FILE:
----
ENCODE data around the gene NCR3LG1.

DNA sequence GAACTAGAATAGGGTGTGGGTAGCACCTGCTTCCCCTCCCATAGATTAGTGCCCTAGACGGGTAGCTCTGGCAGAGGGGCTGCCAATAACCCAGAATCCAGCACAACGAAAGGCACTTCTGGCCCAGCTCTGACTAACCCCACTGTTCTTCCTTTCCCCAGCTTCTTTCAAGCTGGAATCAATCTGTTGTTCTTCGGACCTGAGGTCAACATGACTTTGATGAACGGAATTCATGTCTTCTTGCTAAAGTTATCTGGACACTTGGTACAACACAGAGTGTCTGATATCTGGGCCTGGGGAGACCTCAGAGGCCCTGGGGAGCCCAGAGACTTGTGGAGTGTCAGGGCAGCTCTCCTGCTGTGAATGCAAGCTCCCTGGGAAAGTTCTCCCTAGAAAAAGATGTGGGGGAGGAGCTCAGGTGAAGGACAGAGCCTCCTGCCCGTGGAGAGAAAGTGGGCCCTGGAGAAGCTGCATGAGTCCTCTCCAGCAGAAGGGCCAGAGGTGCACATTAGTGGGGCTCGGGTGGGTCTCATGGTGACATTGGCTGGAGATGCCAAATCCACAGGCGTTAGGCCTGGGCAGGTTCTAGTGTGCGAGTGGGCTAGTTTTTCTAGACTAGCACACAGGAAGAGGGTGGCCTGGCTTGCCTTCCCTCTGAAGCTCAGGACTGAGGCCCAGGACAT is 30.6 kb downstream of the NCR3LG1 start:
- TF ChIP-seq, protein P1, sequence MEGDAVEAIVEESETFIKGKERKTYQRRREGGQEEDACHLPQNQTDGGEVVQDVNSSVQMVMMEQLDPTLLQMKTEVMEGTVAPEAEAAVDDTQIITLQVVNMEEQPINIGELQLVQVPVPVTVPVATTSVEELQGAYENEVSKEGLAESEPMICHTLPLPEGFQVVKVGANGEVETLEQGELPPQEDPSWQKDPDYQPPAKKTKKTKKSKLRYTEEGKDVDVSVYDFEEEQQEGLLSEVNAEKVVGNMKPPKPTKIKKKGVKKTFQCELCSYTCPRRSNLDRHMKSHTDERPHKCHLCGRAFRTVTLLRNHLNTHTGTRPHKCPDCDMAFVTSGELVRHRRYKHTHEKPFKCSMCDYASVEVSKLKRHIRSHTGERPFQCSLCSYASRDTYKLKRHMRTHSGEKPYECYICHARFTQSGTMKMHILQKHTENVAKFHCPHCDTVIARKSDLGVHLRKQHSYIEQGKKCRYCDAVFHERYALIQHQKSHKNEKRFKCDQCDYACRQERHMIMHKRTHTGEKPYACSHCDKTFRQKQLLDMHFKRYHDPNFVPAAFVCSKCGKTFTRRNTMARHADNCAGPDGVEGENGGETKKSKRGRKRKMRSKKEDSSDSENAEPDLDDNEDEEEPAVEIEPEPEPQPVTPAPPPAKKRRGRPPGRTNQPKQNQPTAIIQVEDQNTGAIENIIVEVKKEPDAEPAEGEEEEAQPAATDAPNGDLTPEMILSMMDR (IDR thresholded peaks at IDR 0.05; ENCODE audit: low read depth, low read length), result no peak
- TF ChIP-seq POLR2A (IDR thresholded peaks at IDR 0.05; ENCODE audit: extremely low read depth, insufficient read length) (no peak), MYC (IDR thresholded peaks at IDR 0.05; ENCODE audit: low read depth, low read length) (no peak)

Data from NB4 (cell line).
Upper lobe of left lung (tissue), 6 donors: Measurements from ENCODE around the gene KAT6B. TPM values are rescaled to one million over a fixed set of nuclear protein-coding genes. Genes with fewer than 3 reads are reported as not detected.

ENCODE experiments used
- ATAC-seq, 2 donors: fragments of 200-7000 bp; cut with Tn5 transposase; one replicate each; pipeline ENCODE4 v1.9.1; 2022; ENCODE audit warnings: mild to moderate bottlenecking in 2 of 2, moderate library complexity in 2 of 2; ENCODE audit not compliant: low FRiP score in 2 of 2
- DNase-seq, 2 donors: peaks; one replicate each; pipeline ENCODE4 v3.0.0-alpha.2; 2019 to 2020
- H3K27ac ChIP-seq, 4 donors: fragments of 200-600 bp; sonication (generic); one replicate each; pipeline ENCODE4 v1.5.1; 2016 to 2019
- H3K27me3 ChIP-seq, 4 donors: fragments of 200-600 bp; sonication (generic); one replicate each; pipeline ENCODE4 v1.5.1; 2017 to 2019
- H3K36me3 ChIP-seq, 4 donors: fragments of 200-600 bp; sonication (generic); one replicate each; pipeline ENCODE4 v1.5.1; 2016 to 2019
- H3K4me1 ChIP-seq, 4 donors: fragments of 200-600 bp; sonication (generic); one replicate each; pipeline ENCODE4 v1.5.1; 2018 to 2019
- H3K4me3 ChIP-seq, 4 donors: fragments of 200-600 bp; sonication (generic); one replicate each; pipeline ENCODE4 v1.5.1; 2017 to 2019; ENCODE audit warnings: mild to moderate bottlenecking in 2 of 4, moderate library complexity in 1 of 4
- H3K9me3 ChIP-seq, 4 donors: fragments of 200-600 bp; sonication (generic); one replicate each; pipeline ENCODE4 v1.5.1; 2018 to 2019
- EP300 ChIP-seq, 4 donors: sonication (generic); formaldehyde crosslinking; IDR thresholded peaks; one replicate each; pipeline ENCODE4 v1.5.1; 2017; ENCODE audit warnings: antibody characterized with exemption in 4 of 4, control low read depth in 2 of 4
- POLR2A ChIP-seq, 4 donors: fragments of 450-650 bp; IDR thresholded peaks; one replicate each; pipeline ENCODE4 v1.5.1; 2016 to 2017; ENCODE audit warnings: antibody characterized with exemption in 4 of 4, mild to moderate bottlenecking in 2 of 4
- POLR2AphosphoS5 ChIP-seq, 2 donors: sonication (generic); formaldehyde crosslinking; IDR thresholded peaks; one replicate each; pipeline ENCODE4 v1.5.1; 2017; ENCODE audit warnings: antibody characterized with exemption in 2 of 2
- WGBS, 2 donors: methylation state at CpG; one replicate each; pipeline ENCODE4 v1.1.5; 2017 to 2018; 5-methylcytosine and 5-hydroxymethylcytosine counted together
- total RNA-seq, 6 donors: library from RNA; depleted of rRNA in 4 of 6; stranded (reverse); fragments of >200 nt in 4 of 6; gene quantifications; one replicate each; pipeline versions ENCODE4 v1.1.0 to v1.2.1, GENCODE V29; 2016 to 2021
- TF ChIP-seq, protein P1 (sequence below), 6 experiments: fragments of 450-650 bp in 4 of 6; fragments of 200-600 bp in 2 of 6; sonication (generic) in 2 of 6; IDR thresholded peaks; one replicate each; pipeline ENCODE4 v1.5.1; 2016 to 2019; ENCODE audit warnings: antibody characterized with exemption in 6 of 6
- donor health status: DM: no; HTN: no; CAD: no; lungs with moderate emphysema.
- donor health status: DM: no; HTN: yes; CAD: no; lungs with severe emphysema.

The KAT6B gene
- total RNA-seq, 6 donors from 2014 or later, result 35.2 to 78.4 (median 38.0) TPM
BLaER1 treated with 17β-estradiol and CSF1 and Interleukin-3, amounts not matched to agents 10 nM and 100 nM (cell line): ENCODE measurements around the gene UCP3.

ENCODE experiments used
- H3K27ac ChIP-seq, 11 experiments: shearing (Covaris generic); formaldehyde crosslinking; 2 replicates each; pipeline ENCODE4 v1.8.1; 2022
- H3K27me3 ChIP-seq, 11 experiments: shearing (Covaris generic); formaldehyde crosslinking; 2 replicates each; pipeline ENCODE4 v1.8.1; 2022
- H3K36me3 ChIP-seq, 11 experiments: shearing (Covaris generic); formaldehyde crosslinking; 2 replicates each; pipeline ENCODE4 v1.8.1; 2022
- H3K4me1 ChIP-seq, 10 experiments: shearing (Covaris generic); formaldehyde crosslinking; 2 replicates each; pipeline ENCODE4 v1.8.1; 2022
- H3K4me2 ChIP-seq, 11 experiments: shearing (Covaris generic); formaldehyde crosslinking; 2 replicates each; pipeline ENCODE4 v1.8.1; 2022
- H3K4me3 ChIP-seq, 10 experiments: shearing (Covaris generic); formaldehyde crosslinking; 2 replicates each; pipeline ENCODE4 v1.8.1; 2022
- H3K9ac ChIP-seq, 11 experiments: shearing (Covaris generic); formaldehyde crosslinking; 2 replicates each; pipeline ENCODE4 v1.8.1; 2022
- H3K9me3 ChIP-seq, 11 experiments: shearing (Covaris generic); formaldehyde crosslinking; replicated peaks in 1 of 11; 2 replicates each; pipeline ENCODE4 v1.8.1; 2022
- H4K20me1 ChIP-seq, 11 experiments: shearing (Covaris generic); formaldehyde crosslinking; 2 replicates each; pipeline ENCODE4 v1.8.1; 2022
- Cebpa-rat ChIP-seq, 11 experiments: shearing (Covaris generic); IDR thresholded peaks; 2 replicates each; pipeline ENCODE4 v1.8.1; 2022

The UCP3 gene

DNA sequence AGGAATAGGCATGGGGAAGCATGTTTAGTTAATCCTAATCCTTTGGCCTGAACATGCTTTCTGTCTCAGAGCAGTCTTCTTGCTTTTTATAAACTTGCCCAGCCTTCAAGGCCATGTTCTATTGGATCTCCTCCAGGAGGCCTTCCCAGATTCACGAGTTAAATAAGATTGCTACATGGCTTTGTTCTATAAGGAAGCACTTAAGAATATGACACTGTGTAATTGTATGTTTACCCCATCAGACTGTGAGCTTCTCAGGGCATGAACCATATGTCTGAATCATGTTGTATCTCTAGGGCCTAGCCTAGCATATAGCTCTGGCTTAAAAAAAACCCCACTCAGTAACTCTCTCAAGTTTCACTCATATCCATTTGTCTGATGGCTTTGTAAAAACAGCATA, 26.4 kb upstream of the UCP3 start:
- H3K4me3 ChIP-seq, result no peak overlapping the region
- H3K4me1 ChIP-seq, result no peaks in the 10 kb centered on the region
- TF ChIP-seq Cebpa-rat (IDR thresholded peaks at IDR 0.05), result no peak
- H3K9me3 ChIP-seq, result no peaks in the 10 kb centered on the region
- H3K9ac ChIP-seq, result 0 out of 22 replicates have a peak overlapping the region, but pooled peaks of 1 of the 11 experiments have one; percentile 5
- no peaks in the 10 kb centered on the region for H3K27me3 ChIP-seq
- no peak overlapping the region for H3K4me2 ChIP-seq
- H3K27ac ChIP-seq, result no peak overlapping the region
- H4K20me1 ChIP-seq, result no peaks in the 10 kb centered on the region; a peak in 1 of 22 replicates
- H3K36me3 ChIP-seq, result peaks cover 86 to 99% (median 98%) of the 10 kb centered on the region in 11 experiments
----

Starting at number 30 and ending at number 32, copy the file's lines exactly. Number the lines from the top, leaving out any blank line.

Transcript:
- H3K36me3 ChIP-seq, 11 experiments: shearing (Covaris generic); formaldehyde crosslinking; 2 replicates each; pipeline ENCODE4 v1.8.1; 2022
- H3K4me1 ChIP-seq, 10 experiments: shearing (Covaris generic); formaldehyde crosslinking; 2 replicates each; pipeline ENCODE4 v1.8.1; 2022
- H3K4me2 ChIP-seq, 11 experiments: shearing (Covaris generic); formaldehyde crosslinking; 2 replicates each; pipeline ENCODE4 v1.8.1; 2022